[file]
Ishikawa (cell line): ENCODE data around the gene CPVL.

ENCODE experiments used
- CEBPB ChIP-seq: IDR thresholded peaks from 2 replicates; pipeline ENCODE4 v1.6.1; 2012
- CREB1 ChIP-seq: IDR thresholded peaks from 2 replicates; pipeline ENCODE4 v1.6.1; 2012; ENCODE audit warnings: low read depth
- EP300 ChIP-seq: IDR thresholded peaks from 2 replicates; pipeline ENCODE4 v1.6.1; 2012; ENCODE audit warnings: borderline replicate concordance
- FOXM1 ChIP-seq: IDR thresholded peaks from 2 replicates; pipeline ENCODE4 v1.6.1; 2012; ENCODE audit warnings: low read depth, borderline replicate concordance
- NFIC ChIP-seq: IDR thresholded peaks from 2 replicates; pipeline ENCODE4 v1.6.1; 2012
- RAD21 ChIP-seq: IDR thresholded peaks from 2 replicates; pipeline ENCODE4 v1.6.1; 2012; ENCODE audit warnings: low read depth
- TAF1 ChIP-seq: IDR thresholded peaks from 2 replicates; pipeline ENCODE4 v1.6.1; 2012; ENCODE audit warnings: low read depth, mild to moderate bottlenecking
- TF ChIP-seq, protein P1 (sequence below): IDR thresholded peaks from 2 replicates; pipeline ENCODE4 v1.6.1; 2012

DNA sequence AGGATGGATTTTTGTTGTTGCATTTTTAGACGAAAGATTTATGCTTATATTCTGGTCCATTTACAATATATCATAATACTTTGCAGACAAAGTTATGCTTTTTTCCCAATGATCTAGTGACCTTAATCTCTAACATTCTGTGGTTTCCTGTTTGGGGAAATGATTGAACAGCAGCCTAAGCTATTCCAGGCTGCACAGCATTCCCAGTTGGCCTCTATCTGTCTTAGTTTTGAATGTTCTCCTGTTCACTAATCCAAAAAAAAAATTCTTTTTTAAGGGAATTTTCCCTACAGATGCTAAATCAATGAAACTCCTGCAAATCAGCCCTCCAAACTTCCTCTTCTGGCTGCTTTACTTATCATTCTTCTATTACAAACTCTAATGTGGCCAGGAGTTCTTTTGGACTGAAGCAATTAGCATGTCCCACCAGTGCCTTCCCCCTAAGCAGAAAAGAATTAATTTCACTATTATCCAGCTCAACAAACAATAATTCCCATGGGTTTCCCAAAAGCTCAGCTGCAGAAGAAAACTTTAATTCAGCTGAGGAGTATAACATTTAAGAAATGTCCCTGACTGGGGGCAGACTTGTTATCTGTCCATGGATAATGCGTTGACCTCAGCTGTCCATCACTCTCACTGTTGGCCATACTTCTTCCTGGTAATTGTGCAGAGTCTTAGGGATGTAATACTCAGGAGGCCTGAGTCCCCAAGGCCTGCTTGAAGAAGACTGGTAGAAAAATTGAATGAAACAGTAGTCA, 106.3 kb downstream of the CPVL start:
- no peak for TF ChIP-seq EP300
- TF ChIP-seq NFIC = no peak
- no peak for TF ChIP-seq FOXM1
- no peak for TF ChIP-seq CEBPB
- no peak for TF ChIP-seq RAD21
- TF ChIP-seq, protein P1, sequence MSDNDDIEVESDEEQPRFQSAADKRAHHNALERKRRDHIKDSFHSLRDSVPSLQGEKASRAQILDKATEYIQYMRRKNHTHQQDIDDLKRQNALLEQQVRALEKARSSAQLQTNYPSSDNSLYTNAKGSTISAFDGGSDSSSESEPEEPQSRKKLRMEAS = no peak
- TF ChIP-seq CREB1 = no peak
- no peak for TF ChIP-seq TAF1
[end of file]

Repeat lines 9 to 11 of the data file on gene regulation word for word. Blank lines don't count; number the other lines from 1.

- TAF1 ChIP-seq: IDR thresholded peaks from 2 replicates; pipeline ENCODE4 v1.6.1; 2012; ENCODE audit warnings: low read depth, mild to moderate bottlenecking
- TF ChIP-seq, protein P1 (sequence below): IDR thresholded peaks from 2 replicates; pipeline ENCODE4 v1.6.1; 2012

DNA sequence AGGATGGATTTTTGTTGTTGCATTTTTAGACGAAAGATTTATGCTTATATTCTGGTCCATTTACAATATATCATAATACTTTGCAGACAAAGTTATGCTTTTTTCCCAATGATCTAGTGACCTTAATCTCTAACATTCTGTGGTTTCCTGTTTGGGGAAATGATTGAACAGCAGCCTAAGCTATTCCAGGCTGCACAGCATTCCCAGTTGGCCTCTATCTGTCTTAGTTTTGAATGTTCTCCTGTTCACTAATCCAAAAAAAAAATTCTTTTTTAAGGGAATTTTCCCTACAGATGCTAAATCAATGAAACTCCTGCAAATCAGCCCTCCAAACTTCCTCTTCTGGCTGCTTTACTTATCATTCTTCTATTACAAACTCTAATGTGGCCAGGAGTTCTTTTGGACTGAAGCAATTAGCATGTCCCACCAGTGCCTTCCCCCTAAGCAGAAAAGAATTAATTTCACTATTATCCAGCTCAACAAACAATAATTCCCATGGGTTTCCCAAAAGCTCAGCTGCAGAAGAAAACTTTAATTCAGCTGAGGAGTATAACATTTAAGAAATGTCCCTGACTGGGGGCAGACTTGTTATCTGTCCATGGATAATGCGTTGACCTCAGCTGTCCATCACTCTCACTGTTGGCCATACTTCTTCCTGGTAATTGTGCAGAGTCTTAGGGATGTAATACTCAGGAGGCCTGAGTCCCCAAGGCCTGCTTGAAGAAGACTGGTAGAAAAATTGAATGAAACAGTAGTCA, 106.3 kb downstream of the CPVL start: